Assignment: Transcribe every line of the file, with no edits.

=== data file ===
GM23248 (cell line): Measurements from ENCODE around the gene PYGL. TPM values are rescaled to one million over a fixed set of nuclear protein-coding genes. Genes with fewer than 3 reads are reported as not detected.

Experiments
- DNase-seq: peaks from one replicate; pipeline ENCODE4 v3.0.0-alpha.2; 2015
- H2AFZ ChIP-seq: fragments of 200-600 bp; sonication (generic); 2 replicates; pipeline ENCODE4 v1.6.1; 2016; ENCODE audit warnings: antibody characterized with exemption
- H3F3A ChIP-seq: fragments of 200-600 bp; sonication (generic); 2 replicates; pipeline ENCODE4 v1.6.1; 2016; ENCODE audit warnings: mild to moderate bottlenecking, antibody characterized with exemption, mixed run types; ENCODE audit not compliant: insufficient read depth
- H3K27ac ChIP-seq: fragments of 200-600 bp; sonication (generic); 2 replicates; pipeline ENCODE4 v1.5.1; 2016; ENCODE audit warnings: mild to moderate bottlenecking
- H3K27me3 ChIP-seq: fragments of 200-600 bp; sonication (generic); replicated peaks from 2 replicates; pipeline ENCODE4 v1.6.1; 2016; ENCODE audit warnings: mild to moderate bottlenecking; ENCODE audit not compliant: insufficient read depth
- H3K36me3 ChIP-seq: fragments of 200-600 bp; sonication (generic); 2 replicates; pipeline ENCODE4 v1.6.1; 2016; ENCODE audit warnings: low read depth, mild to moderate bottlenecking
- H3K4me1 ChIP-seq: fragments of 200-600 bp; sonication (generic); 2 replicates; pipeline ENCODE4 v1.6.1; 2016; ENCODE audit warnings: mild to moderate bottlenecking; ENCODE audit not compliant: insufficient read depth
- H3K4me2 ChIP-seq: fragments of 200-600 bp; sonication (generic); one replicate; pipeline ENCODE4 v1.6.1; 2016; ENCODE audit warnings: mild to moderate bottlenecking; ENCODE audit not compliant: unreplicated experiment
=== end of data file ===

GM23248 (cell line): Measurements from ENCODE around the gene PYGL. TPM values are rescaled to one million over a fixed set of nuclear protein-coding genes. Genes with fewer than 3 reads are reported as not detected.

Experiments
- DNase-seq: peaks from one replicate; pipeline ENCODE4 v3.0.0-alpha.2; 2015
- H2AFZ ChIP-seq: fragments of 200-600 bp; sonication (generic); 2 replicates; pipeline ENCODE4 v1.6.1; 2016; ENCODE audit warnings: antibody characterized with exemption
- H3F3A ChIP-seq: fragments of 200-600 bp; sonication (generic); 2 replicates; pipeline ENCODE4 v1.6.1; 2016; ENCODE audit warnings: mild to moderate bottlenecking, antibody characterized with exemption, mixed run types; ENCODE audit not compliant: insufficient read depth
- H3K27ac ChIP-seq: fragments of 200-600 bp; sonication (generic); 2 replicates; pipeline ENCODE4 v1.5.1; 2016; ENCODE audit warnings: mild to moderate bottlenecking
- H3K27me3 ChIP-seq: fragments of 200-600 bp; sonication (generic); replicated peaks from 2 replicates; pipeline ENCODE4 v1.6.1; 2016; ENCODE audit warnings: mild to moderate bottlenecking; ENCODE audit not compliant: insufficient read depth
- H3K36me3 ChIP-seq: fragments of 200-600 bp; sonication (generic); 2 replicates; pipeline ENCODE4 v1.6.1; 2016; ENCODE audit warnings: low read depth, mild to moderate bottlenecking
- H3K4me1 ChIP-seq: fragments of 200-600 bp; sonication (generic); 2 replicates; pipeline ENCODE4 v1.6.1; 2016; ENCODE audit warnings: mild to moderate bottlenecking; ENCODE audit not compliant: insufficient read depth
- H3K4me2 ChIP-seq: fragments of 200-600 bp; sonication (generic); one replicate; pipeline ENCODE4 v1.6.1; 2016; ENCODE audit warnings: mild to moderate bottlenecking; ENCODE audit not compliant: unreplicated experiment